Camelot is to give away free National Lottery tickets and scratchcards in promotions after being allowed for the first time to buy its own tickets.
The Lottery operator was given permission to buy tickets by the culture secretary Chris Smith, who issued a set of new “directions” to the Office of the National Lottery in the autumn. They are the first changes to Oflot’s powers since 1993.
Other changes include giving the director general the power for the first time to fine Camelot for infringements of its licence conditions.
Camelot will buy the Lottery tickets centrally and will keep the five per cent commission that is usually payable to retailers.
A Camelot spokesman says the opportunity could be used in various ways: “For example, we could give out free tickets or pay towards the cost of tickets in promotions with the press. Or on tie-ins with products: if you buy a certain product you could get an Instants (scratchcard), or Lottery ticket free. Or we could give free Lucky Dips.”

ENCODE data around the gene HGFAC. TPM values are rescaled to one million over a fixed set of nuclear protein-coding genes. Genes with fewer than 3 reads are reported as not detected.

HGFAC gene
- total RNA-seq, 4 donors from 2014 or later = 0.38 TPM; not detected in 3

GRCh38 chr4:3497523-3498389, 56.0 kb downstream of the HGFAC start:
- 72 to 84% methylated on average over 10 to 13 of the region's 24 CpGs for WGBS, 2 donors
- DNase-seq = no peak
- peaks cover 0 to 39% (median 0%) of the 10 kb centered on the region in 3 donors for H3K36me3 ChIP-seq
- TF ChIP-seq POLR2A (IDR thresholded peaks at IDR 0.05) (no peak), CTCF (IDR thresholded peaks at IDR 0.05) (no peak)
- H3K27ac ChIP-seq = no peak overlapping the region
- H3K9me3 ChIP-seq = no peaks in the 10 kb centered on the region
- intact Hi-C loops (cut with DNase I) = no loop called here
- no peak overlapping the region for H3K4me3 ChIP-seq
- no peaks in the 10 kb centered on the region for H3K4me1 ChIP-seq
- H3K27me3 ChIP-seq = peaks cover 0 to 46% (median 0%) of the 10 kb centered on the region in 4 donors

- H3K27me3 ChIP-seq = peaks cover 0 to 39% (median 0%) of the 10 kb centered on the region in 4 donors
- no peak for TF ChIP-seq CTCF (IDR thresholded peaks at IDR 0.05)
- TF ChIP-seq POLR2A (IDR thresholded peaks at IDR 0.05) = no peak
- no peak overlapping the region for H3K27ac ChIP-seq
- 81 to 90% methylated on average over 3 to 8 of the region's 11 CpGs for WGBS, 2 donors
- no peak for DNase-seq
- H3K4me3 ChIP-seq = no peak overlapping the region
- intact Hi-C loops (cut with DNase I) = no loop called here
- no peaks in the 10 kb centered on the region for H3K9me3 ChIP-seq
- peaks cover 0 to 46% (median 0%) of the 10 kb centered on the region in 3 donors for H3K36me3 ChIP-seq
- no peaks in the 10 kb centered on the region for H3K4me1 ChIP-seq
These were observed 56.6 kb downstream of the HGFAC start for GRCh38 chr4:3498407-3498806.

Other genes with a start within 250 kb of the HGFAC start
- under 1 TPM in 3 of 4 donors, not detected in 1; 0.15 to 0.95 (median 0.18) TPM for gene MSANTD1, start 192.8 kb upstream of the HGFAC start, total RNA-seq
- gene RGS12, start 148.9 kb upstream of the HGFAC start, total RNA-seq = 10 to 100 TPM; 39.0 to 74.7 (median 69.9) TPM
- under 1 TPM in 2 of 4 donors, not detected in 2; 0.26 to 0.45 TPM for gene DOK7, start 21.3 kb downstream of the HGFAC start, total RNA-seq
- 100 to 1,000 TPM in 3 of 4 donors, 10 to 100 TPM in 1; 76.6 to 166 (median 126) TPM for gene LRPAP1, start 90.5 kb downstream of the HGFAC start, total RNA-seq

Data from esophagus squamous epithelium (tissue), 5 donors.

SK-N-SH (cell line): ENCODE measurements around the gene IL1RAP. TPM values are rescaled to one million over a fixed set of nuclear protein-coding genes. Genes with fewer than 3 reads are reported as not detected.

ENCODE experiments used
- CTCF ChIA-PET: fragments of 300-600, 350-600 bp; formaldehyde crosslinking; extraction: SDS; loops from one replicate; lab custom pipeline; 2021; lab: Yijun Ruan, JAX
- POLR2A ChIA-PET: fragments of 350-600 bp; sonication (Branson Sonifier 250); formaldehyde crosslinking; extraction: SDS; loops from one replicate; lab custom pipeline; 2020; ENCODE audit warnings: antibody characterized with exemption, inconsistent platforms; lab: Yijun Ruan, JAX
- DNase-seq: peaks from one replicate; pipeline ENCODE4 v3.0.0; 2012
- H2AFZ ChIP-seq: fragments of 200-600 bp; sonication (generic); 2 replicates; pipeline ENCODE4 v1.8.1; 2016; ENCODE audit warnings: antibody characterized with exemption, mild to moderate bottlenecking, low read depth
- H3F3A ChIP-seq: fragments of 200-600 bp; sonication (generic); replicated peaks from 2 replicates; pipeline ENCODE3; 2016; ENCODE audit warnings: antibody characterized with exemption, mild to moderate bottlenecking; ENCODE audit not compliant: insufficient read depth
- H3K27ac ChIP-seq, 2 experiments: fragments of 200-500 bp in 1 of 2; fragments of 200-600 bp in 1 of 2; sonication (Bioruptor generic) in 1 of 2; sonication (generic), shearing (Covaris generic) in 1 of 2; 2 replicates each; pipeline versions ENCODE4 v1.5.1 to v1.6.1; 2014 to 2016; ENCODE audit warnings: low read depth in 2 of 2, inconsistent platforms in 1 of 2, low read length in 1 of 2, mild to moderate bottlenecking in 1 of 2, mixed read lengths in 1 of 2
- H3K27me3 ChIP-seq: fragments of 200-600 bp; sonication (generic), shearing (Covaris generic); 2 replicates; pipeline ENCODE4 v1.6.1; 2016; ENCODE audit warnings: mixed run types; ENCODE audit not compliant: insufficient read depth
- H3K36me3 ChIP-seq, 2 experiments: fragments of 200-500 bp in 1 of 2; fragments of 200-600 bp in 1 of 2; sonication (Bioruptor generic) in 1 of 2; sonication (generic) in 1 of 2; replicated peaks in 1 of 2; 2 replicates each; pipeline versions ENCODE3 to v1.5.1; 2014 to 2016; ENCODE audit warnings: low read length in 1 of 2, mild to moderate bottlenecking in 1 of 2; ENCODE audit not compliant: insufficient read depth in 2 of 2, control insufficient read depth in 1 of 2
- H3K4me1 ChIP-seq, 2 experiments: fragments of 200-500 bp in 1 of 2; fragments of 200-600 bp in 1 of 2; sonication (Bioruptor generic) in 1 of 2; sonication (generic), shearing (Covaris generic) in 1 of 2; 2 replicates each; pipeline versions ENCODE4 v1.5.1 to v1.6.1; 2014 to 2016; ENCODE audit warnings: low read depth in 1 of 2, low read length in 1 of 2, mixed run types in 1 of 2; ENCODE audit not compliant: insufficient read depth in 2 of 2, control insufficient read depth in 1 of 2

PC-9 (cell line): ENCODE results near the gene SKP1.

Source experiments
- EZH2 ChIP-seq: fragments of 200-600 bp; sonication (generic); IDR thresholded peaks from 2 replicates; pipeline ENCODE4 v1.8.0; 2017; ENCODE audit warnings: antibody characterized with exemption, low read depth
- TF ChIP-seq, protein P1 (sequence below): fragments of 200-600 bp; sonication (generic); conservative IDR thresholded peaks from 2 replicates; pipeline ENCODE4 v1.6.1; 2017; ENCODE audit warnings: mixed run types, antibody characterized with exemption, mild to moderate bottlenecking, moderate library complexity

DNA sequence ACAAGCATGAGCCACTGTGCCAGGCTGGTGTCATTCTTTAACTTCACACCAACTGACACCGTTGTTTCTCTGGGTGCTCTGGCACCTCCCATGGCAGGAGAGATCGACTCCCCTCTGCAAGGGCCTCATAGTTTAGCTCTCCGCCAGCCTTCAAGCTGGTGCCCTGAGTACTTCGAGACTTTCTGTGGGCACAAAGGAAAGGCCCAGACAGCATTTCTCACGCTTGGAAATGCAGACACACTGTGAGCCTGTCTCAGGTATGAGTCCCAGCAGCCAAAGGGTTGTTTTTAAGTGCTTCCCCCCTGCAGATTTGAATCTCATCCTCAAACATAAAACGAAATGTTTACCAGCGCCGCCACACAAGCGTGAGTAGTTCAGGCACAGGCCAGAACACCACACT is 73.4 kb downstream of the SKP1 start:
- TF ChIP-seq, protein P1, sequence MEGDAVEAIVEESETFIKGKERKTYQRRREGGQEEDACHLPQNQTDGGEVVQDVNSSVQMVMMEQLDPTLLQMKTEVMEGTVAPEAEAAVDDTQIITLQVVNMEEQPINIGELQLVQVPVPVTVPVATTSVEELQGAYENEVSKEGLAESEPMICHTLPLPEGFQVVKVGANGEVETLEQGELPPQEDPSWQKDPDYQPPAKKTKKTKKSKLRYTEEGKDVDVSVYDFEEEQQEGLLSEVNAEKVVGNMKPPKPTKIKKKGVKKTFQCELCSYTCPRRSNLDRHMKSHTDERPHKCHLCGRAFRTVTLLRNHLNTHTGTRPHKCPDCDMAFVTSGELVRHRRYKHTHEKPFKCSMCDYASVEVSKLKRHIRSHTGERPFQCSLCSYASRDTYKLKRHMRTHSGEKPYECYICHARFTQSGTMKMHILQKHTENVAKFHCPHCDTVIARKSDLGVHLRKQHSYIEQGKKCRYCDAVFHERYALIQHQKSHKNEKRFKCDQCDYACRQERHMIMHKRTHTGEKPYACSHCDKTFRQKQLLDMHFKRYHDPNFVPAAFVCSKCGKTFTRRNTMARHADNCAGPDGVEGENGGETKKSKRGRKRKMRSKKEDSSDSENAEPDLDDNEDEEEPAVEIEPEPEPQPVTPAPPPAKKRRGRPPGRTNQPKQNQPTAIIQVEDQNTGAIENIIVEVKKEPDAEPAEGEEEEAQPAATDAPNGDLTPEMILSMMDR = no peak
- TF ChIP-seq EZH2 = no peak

In the case of a product tie-in, Camelot would part-fund the price of the tickets with the partner involved.
The Lottery operator says promotions could work using loyalty schemes, where consumers get a booklet stamped every time they make a purchase of a particular product, which when full is redeemable for a Lottery ticket.
A pilot scheme in early October with supermarket chain Morrisons, called “Have a go on us”, made use of this method. Shoppers received two free Instants scratchcards when they spent more than 20 on fuel over three weeks.
Negotiations are under way with other multiple retailers.